One of my earliest memories of kayaking was when I was ten years old. My family and I were at a friend’s holiday house in Bundeena when I casually decided to go for a kayak. The previous day we’d walked to some squishy, soft sand areas, which would swallow your legs with every step you took. The feeling was sensational and I wanted to return there by kayak. I paddled and paddled venturing far beyond the safety of the bay sitting atop my paddling boat with no life jacket. I recall feeling liberated and rather proud of myself for setting off on my own small expedition… until I couldn’t find my way back, having missed the re-entry turn back into the bay by a wide margin.
Hours later, now fully comprehending the vast expanse of the sea and feeling utterly lost, I was miserable. Paddling and exhausted, I hoped that my family was looking for me. And, indeed they were – the entire Bundeena community had been mobilised – every boat, jet ski and kayak was covering ground to identify a lone kid paddling along. My mum, thinking the worst, was overcome with worry and was physically sick.
Eventually, I came across a small boat and signalled and signalled and waved and waved, extending the paddle into the air to improve my visibility… and finally they came my way. With the kayak tied to the back of the boat and me safely aboard we started to try and work out from where I’d come. I had no idea. But, after some time had passed, one of the searching jet skis noticed the kayak being towed off the back of the boat and the rest is history. I returned to a distraught but utterly relieved group of friends and family… and just in time for them to cancel the search-and-rescue helicopter, which was due to take off at any minute.
Other kayaking experiences have not been as memorable aside from one in Sydney Habour where my friend’s two-man kayak began to sink… and sink it did. With me in a ‘one-man’ and my two friends now treading water, they held onto the back of my kayak with one hand and with the other they clung to a fully submerged ‘two-man’. Every stroke felt as though I was padding through cement. Progress was glacial but after what felt like an eternity we made it back to shore (Nielsen Park) from somewhere in middle harbour and to my good friend’s relief, we had salvaged his kayak.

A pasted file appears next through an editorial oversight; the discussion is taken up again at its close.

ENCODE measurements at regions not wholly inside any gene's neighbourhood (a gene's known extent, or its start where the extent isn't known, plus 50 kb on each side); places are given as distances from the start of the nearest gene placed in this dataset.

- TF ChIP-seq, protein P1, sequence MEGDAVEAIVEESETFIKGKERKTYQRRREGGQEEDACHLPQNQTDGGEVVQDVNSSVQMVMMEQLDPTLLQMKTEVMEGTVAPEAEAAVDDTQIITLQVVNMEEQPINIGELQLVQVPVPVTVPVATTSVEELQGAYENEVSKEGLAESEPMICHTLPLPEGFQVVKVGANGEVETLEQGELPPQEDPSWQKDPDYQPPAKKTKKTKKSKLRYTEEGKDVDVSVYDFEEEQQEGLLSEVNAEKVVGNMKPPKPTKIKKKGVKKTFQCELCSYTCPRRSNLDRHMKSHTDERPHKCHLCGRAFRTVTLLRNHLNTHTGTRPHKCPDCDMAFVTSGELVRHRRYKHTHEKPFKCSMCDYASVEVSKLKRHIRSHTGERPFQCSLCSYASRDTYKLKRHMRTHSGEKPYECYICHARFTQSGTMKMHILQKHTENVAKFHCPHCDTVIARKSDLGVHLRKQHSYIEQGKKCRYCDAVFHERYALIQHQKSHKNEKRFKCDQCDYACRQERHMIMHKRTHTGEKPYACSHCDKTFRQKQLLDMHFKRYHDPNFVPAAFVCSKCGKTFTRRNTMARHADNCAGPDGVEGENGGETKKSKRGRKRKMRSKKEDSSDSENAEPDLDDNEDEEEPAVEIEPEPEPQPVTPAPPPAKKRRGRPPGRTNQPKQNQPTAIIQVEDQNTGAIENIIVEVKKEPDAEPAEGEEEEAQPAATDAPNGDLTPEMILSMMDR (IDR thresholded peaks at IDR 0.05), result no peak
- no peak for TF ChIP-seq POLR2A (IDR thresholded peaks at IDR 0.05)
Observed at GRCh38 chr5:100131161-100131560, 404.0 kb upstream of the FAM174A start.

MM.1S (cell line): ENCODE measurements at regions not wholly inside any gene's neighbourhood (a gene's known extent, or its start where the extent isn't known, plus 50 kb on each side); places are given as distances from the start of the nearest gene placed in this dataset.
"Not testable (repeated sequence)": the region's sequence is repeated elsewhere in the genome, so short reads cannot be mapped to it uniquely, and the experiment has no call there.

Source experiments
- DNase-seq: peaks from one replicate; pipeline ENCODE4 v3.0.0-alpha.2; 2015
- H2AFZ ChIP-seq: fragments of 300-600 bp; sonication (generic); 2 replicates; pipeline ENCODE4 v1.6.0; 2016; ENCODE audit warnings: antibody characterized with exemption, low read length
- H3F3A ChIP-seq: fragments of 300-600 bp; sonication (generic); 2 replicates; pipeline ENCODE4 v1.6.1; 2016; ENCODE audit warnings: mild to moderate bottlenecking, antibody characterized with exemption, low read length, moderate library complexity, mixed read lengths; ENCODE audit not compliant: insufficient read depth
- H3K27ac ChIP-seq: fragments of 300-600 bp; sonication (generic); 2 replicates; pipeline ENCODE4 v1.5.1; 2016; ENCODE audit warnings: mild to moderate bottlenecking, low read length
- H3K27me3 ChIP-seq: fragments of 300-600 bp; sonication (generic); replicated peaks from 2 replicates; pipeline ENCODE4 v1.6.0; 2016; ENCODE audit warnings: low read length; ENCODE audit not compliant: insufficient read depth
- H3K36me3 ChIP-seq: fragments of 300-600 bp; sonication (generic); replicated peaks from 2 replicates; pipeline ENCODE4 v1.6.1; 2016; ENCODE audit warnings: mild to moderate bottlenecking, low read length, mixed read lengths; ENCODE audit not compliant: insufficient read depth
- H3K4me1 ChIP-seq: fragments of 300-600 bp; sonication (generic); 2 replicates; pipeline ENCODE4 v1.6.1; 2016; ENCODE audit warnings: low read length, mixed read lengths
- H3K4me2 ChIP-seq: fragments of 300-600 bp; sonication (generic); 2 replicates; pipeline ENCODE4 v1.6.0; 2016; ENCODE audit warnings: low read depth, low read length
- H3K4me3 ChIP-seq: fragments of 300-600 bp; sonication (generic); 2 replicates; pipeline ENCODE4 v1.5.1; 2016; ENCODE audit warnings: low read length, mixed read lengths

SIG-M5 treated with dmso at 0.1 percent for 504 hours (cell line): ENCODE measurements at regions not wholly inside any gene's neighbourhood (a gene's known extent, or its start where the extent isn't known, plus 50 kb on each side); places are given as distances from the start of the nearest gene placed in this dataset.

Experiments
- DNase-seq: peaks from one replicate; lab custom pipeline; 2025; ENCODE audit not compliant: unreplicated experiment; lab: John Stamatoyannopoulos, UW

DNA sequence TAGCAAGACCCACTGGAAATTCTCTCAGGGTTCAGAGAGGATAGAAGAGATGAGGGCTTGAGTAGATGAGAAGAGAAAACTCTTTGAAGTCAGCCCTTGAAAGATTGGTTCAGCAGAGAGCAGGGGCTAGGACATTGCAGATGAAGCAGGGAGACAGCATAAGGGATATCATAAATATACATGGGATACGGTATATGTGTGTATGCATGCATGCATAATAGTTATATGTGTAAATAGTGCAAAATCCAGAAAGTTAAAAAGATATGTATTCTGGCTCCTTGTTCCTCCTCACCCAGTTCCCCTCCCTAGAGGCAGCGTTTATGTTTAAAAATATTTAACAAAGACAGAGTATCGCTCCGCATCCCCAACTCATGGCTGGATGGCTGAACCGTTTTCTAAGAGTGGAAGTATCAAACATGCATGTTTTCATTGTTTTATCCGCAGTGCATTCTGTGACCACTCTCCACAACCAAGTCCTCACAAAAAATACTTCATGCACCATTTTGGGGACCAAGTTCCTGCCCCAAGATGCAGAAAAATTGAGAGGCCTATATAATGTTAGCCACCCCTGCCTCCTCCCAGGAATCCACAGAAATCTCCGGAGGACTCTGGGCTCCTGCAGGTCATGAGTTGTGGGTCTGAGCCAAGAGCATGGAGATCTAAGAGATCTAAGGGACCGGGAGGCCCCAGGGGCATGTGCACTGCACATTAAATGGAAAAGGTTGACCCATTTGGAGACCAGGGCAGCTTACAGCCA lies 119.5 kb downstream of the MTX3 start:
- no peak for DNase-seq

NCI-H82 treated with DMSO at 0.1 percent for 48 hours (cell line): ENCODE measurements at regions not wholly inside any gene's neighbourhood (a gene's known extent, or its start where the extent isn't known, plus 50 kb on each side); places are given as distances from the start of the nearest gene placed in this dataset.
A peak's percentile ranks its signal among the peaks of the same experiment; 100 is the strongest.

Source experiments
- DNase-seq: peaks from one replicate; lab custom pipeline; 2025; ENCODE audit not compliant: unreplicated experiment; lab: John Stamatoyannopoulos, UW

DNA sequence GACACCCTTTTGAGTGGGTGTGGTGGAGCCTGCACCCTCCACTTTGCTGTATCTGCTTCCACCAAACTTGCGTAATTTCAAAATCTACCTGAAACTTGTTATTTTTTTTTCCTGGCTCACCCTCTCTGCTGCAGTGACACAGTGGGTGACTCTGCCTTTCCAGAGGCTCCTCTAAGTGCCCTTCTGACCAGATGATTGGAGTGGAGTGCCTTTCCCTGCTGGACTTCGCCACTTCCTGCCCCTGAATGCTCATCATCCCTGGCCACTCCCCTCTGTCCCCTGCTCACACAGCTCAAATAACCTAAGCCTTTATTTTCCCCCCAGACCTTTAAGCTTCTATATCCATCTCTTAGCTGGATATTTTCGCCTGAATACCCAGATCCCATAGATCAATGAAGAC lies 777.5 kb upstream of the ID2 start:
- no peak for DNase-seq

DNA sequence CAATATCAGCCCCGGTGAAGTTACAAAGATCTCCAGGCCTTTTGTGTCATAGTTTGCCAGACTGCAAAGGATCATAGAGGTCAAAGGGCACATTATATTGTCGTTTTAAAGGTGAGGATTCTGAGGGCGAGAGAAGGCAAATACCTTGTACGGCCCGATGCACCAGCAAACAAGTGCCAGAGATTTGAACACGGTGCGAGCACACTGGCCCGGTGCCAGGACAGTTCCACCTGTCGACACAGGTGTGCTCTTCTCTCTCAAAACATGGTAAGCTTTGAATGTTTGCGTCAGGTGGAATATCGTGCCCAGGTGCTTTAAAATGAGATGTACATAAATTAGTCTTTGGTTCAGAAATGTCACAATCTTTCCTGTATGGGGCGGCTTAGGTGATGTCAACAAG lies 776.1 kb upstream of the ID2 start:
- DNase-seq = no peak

Fast forward to 2014, Queen’s Birthday long weekend. I’m up for getting out any and every weekend for any type of adventure – big or small. Today’s fun was meant to be spent at Manly Dam MTBing but with my bikes inaccessible I had to work out an alternative. Kayaking sprung to mind (probably something to do with just finishing James Castrission’s extraordinary book – Crossing The Ditch) and after booking a quality double kayak at Sydney Harbour Kayaks ($40/hr) at The Spit my good friend and I were off. Incidentally, he’d spent nine days crossing Africa’s biggest lake, Lake Victoria, (also the world’s 2nd largest freshwater lake) a few years back. Suffice to say, he’s comfortable in a kayak.
Today’s route saw us head out of from The Spit past Sandy Bay, around Grotto Point headland and alongside Balgowlah Heads cliff line until we could clearly see Manly. With a southerly brewing the water had a bit of chop to it and a couple of ‘mini rogues’ made the paddling interesting, especially with no skirt to prevent water from entering the kayak. Although, Gortex jackets and thermal under-layers certainly served their purpose today.
U-turn and head past North Head into a headwind and towards Obelisk Bay (yes there are Obelisks standing tall amongst the trees). Stop. Admire the serenity of the sea. Commence return. Pass the old, eroding forts at North Head, into Hunters Bay, past Balmoral Beach where Awaba St (home to the Balmoral Burn) rises prominently and steeply, and finally back to The Spit.
After covering a mere 12.6km but starving nonetheless, we wined and dined at Pizza Pesce Birra, which was packed with people and dished out some of the best pizza I’ve eaten.
So, to conclude, very happy to have got out today and dabbled in some kayaking after all these years. I’ll definitely be back for more and it’s good to have another activity to add to the weekend repertoire.